Now, more than ever, cybersecurity teams are seeking to become more agile. They help organisations meet regulatory compliance requirements, align to industry best practices, and accelerate business transformation initiatives. Effective cybersecurity acts as a business enabler – building customer, shareholder, and employee trust. This enables organisations to protect and enhance their reputation and reduces the risk of the many negative consequences of a cybersecurity breach.
By providing value to the business, cybersecurity helps differentiate in an otherwise crowded marketplace and improves users’ and customers’ experience. From on-premise IT, mobile devices, connected operational systems, to public, private, and hybrid technology deployments, cybersecurity leaders need the confidence that their infrastructure and data are adequately protected.
For several years now, Dimension Data publishes an Executive Guide that provides insights in and analysis from the shifting threat landscape, with best practice guidance and practical measures to bolster cybersecurity defences, including the following:
- Cryptojacking, also known as coin mining, cryptomining, and cryptocurrency mining, isn’t necessarily all unlawful: for instance, users may install a coin mining programme on their personal system to generate cryptocurrency for themselves, using their own computing resources. But it becomes illegal when they use someone else’s resources – CPU power and energy – without their knowledge or permission, to mine cryptocurrency for their own financial benefit. In 2018, cryptojacking, while still in its infancy, caught many organisations off-guard and represented a significant amount of hostile activity. Protect your organisation from the threat of cryptojacking by applying ‘least privilege’ controls and implementing egress and ingress filtering restrictions, as well as browser plugins to limit site functionality. Also, deny Stratum protocol usage, and segment your network environments.
- Credential theft isn’t a concept that’s new to most people – but in the context of cybersecurity, it’s become increasingly prevalent over the last few years. Credentials are the ‘keys to your kingdom’, protecting your organisation’s networks and data from unauthorised access. This makes stolen credentials a valuable target for threat actors. Dimension Data’s observations reveal that phishing and malware are cybercriminals’ techniques of choice when it comes to launching credential theft campaigns and sees a spike in the number of credential theft attacks targeting cloud platforms. Successfully fending off credential theft attacks on your business involves implementing multi-factor authentication, segmenting your network environment, and enforcing ‘least privilege’ and segregation of duties. Other recommendations include implementing network activity monitoring and data loss prevention, as well as educating your employees to be vigilant about phishing attacks.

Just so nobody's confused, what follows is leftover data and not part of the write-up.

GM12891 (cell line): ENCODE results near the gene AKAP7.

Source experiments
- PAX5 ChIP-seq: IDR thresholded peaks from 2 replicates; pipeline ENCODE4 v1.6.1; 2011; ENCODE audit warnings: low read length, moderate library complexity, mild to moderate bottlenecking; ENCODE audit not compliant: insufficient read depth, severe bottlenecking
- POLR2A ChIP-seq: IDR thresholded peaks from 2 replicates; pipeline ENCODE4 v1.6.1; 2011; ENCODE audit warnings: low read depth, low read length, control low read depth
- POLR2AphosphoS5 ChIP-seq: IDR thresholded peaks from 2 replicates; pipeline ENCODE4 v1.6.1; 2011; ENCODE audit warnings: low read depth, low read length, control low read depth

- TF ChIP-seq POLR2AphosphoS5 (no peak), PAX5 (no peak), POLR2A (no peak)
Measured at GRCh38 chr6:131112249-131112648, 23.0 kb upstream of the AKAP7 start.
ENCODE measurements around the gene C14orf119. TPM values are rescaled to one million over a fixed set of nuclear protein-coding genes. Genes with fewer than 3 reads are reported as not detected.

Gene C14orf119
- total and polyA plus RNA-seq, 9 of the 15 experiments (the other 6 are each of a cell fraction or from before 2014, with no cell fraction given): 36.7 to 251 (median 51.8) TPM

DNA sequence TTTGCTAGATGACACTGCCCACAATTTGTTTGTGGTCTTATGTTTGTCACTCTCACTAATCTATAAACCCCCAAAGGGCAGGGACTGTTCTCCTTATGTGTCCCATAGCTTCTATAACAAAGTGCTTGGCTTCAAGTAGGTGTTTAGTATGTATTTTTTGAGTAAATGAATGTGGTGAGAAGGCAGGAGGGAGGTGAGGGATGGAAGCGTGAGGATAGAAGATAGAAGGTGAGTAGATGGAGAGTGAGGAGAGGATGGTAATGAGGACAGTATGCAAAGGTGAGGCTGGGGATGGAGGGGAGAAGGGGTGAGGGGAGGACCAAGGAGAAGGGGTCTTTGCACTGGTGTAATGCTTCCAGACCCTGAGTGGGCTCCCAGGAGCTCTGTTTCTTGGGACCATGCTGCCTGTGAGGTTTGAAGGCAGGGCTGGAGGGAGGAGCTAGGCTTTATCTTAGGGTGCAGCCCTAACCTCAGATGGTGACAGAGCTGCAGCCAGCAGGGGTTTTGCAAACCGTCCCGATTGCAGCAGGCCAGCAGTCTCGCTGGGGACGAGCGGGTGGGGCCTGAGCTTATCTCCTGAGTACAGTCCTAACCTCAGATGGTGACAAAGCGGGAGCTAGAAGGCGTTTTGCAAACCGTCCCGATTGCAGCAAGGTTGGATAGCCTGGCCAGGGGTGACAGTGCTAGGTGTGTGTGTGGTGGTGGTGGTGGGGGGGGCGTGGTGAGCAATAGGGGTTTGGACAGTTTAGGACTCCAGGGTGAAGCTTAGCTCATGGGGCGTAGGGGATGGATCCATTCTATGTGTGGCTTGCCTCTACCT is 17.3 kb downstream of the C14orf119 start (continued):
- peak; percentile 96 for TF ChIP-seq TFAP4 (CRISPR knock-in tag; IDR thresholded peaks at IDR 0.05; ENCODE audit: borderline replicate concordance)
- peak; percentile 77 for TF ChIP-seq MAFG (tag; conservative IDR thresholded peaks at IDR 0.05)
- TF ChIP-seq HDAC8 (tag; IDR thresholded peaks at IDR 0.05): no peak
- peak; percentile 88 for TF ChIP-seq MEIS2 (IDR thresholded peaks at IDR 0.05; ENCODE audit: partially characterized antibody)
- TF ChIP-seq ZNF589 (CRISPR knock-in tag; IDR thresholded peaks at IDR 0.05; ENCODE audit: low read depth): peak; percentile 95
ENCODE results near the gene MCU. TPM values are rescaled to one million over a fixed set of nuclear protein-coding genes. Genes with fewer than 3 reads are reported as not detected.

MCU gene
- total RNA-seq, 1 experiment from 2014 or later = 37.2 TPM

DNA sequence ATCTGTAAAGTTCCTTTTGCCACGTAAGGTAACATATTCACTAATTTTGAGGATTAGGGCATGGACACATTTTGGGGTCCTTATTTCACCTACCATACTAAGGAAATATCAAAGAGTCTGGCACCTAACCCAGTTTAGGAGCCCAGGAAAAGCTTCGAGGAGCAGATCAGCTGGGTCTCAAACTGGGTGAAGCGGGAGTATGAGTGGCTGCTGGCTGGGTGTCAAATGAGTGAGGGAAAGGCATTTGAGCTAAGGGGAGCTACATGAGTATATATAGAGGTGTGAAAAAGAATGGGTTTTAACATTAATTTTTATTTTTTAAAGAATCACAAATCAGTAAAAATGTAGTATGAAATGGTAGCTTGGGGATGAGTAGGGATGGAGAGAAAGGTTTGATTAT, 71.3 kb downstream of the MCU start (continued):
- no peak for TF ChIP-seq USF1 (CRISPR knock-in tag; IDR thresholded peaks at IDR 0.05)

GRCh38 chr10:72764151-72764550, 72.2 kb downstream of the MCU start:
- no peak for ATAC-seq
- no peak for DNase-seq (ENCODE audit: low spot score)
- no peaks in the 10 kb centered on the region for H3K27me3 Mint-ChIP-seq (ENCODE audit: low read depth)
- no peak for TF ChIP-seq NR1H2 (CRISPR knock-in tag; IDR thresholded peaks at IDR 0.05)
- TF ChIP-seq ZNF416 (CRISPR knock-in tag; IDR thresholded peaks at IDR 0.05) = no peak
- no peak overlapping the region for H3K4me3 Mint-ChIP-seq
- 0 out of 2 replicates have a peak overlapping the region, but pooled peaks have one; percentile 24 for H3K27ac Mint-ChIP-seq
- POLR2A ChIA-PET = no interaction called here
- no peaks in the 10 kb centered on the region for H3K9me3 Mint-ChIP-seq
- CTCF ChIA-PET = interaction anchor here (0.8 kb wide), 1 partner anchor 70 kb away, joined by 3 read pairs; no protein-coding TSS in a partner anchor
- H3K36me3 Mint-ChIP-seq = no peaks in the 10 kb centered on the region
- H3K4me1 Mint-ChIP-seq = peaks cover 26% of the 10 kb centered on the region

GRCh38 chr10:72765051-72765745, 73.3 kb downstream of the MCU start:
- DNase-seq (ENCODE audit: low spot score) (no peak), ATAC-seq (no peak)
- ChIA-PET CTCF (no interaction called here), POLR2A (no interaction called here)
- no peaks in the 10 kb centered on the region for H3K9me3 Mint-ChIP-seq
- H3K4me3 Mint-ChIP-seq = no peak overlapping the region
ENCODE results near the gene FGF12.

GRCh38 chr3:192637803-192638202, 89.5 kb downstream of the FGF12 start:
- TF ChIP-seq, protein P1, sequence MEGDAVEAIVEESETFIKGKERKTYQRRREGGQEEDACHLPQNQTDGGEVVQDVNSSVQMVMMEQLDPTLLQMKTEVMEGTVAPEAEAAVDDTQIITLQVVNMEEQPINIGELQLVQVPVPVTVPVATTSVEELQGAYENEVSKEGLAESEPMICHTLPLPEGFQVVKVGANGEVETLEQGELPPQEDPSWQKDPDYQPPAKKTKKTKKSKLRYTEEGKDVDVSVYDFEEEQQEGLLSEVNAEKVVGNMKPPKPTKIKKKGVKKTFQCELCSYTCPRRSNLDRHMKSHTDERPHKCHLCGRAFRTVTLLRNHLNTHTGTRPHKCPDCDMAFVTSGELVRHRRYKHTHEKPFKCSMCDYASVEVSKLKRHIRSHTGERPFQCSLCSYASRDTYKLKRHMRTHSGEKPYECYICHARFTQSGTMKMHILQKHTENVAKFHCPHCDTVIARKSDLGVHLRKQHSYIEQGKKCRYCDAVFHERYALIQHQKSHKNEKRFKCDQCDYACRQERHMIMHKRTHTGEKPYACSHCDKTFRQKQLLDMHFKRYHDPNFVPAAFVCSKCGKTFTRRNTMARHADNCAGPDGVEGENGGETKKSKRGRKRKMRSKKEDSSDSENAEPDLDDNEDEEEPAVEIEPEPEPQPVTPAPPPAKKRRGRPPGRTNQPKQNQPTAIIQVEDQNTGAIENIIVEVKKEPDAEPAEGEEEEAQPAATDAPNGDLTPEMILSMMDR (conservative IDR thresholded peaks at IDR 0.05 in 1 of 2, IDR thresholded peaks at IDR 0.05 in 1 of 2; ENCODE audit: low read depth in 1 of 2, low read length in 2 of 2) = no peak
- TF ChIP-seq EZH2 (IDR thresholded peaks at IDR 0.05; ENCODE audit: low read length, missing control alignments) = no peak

- Web-based attacks aren’t new and have been frequently o-rved for some years. Dimension Data, however, has seen an alarming increase in recent cyberattacks in this area. In fact, they doubled year-on-year, accounting for 32% of all attacks detected during 2018, representing the top type of hostile activity. Web-based attacks target web-application and application-specific vulnerabilities in technologies frequently used by many businesses. Any organisation that has a web presence is exposed to these attacks: the larger their web presence, the greater the attack surface. Compounding the challenge is that today, more companies’ applications are being housed in the cloud which exposes the organisation to new attack types. Dimension Data’s advice to help protect yourself from web-based attacks includes prioritising patching, segmenting your network environment, and enforcing secure coding practices. Also consider deploying application-aware firewalls and performing regular vulnerability scanning.
- Regulatory compliance is a well-known IT risk management challenge faced by many organisations. Last year, data protection and privacy dominated media headlines, spurred by the introduction of the General Data Protection Regulation (GDPR) which came into effect in Europe in May 2018. This caused a stir globally regarding data protection principles and personal privacy rights. Subsequently, a number of other countries have implemented new data protection regulations or are ‘beefing up’ their existing compliance frameworks and regimes. Data protection principles and personal privacy rights should put cybersecurity firmly on the boardroom agenda. Dimension Data recommends ensuring that executives understand how cybersecurity and data protection can deliver (or, if ignored, can potentially erode) tangible business value. This will gain their attention and help secure the appropriate investment and drive a top-down focus on changing the behaviours and culture throughout the organisation regarding these issues.
While the threat landscape will continue to evolve, and the emergence of new, more sophisticated vulnerabilities and attack vectors is inevitable, we should constantly prepare for fighting cybercrime. Keeping an eye on and investing in cybersecurity innovations will ensure that you remain agile and that your business is geared to adapt to the ever-evolving threat landscape. But bear in mind that you’ll need to adapt and change your mindset as well: security must be embedded into the business’ strategy upfront, not as an afterthought. (Source: Dimension Data)